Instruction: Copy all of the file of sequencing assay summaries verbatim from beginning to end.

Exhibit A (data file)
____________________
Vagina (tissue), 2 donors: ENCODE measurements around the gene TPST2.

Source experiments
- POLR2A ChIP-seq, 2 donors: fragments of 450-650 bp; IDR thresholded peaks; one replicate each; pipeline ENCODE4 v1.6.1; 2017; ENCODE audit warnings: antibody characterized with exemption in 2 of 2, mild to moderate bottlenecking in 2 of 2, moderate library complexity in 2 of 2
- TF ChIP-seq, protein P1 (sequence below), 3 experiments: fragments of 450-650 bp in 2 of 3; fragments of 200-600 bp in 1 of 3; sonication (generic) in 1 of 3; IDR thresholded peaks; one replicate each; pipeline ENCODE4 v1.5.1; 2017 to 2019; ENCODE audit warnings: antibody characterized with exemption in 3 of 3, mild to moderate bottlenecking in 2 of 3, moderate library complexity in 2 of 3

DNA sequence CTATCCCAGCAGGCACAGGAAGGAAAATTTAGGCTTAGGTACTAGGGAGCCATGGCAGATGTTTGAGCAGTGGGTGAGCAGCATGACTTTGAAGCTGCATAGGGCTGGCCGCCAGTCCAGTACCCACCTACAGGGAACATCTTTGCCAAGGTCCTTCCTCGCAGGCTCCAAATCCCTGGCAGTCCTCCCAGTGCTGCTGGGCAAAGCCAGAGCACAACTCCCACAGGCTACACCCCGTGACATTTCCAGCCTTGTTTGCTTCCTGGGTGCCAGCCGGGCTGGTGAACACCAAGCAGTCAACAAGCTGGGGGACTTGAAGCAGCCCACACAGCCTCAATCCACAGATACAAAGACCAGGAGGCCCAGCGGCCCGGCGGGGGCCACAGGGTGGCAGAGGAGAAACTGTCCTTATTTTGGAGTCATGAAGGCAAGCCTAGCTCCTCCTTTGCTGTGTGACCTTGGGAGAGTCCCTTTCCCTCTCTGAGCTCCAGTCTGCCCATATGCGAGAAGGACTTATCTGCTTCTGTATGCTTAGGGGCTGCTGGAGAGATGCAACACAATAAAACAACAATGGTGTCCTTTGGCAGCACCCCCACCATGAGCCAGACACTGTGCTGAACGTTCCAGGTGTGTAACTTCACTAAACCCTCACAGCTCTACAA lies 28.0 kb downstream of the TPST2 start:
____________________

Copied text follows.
Vagina (tissue), 2 donors: ENCODE measurements around the gene TPST2.

Source experiments
- POLR2A ChIP-seq, 2 donors: fragments of 450-650 bp; IDR thresholded peaks; one replicate each; pipeline ENCODE4 v1.6.1; 2017; ENCODE audit warnings: antibody characterized with exemption in 2 of 2, mild to moderate bottlenecking in 2 of 2, moderate library complexity in 2 of 2
- TF ChIP-seq, protein P1 (sequence below), 3 experiments: fragments of 450-650 bp in 2 of 3; fragments of 200-600 bp in 1 of 3; sonication (generic) in 1 of 3; IDR thresholded peaks; one replicate each; pipeline ENCODE4 v1.5.1; 2017 to 2019; ENCODE audit warnings: antibody characterized with exemption in 3 of 3, mild to moderate bottlenecking in 2 of 3, moderate library complexity in 2 of 3

DNA sequence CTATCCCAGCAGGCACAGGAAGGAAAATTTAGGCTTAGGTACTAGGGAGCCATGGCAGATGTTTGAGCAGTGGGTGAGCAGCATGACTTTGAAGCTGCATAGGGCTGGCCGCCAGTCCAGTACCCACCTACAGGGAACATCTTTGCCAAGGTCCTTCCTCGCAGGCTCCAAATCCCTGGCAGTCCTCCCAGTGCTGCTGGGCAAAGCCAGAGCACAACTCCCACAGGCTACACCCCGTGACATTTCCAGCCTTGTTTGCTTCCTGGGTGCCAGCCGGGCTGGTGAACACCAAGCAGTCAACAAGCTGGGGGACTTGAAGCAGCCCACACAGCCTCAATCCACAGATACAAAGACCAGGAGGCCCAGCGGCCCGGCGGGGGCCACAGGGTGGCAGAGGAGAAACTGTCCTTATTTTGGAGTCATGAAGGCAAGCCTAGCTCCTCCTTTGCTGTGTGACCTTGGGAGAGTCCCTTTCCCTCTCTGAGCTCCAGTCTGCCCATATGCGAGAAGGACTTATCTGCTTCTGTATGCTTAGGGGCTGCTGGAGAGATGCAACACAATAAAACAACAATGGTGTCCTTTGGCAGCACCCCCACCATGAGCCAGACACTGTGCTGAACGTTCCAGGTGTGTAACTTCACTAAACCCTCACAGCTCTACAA lies 28.0 kb downstream of the TPST2 start: